We’ve all heard it said: When a man pushes back on an argument he’s called assertive. When a woman does it, she’s called bossy. However, if you’re fear of being called bossy drives you to keep your mouth closed when you disagree with the status quo, then you will never grow the influence nor command the respect you want.

Of course, no-one likes a pushy person. However, that doesn’t mean you shouldn’t push back from time to time. In fact, if you don’t, your career will pay the price.

Speaking up to express an opinion that may go against the grain of consensus takes courage. You have to step out from the safety of your conversational “comfort zone” and make yourself vulnerable to criticism… if not worse. It explains why women, who are so finely tuned to other people’s emotions and good at building relationships, are so loathe to do anything that might disrupt them. It also explains why, too often, we opt for the path of least resistance – tip toeing gently around sensitive issues so as to avoid ruffling feather or cause upsets.Being someone others can rely on for a candid, even if not politically correct, opinion can open doors to opportunities that will never go to those without an original thought who choose the safe path for fear of ruffling feathers or rocking the boat

But here’s the deal – in today’s workplace where ‘Yes-men’ (and women) are all too plentiful, those who are willing to stick their neck out and question the status quo thinking not only add more value, but become more valuable to others. Sure, your boss or a colleague may not always agree with you. Some might think you’re being difficult. However, as I wrote in my latest book Stop Playing Safe “Being someone others can rely on for a candid, even if not politically correct, opinion can open doors to opportunities that will never go to those without an original thought who choose the safe path for fear of ruffling feathers or rocking the boat.”

When all you do is ‘go along to get along,’ you deprive others of the value your perspective holds. Everyone is worse off. So, while no-one likes someone who’s pushing their opinion down other’s throats, sometimes it’s important to speak up, and share what’s on your mind, lest groupthink prevail.

Try these 7 strategies to disagree without being disagreeable.

1. Distinguish position from person
Disagreeing can activate people’s defenses as you challenge their view of reality. It’s therefore important to distinguish the opinion that you are pushing back against from the person who holds it. Doing so will enable you to disagree in a way that others don’t feel is arrogant or righteous, but instead respects how they came to see things as they do, while offering an alternative perspective. What’s important is that people understand that you’re not pushing them back, but rather their position.

2. Offer a solution
Come armed with a recommended alternative solution. It’s easy to say, ‘I disagree,’ but it’s too so easy to develop, present and sell a different solution. If appropriate, consider enlisting a ‘co-conspirator’ who is trusted by the person you’re pushing back.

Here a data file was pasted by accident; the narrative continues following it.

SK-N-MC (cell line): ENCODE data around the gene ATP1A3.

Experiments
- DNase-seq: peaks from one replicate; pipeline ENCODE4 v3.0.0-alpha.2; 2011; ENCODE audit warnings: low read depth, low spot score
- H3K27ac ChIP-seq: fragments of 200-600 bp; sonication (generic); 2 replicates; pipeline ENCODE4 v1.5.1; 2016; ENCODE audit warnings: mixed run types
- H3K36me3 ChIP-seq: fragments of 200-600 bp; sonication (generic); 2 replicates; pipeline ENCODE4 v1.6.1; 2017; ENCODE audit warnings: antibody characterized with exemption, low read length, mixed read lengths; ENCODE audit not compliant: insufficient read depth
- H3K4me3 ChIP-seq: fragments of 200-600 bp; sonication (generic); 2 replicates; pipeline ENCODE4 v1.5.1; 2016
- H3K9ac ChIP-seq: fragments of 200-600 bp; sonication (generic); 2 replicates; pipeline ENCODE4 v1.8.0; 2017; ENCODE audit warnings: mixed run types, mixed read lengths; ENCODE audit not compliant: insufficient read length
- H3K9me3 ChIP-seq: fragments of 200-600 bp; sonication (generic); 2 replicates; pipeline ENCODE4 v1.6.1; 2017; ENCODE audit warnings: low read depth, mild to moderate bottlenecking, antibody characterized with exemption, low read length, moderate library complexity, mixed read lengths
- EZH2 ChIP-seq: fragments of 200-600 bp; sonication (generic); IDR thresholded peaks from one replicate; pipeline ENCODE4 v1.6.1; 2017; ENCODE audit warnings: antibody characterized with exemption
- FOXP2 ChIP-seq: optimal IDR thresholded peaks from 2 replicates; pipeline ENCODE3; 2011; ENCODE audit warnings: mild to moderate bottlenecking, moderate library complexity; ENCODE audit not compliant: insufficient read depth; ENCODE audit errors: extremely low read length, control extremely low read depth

3. Back up your position
Prepare ahead with good examples that support your case. Since most people tend towards risk-averseness, demonstrating what others have done in similar situations may lessen others misgivings and alleviate their fears.

4. State the business case
Ground push back or disagreement in a business-related reason (a mutual concern). Opinion is important, but if people see that it’s a legitimate business concern that’s driving a concern or disagreement, then it takes personal judgment and personality out of the equation and keeps the conversation focused on the content.

5. Inquire before advocating
If there’s something you disagree with say, ‘I think I understand what you’re trying to say but help me with this aspect: I’m having trouble seeing how to get from here to there’. This moves you from advocating for your opinion to inquiring. By inquiring you’re better placed to turn the conversation back to your winning points.

6. Yes and…
Instead of saying ‘yes, but’ say ‘yes, and’. The former negates anything that came before it and seems combative. The latter creates an extended conversation that builds on ideas already expressed and invites further conversation to expand perspectives. For instance, “I hear what you’re saying and would like to ask if you have considered this…”

7. Concede defeat graciously
If you’re not going to win, be sensitive to when it’s time to give up the fight and accept defeat graciously without alienating yourself or damaging trust in your relationships. You’re then more likely to earn respect as someone with the courage to speak candidly yet respectfully.

Margie Warrell
A Forbes columnist, leadership coach, and bestselling author of Stop Playing Safe and Find Your Courage, Margie Warrell is passionate about supporting women to become stronger leaders and more powerful catalysts for change. An adventure traveller and the mother of four noisy children, her expertise has been sought by leading media internationally from the Wall Street Journal to Fox News. Margie is also a regular expert contributor on Sunrise. More information at